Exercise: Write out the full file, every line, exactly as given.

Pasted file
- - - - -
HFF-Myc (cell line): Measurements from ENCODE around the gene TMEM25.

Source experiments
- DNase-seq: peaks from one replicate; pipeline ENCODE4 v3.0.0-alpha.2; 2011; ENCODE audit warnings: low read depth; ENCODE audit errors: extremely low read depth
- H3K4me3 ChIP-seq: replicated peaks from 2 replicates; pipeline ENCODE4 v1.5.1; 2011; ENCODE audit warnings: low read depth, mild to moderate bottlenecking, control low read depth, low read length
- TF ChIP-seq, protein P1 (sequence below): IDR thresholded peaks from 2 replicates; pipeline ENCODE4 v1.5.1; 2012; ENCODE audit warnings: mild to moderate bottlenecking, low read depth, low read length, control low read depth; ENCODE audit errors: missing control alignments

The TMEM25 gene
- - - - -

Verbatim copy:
HFF-Myc (cell line): Measurements from ENCODE around the gene TMEM25.

Source experiments
- DNase-seq: peaks from one replicate; pipeline ENCODE4 v3.0.0-alpha.2; 2011; ENCODE audit warnings: low read depth; ENCODE audit errors: extremely low read depth
- H3K4me3 ChIP-seq: replicated peaks from 2 replicates; pipeline ENCODE4 v1.5.1; 2011; ENCODE audit warnings: low read depth, mild to moderate bottlenecking, control low read depth, low read length
- TF ChIP-seq, protein P1 (sequence below): IDR thresholded peaks from 2 replicates; pipeline ENCODE4 v1.5.1; 2012; ENCODE audit warnings: mild to moderate bottlenecking, low read depth, low read length, control low read depth; ENCODE audit errors: missing control alignments

The TMEM25 gene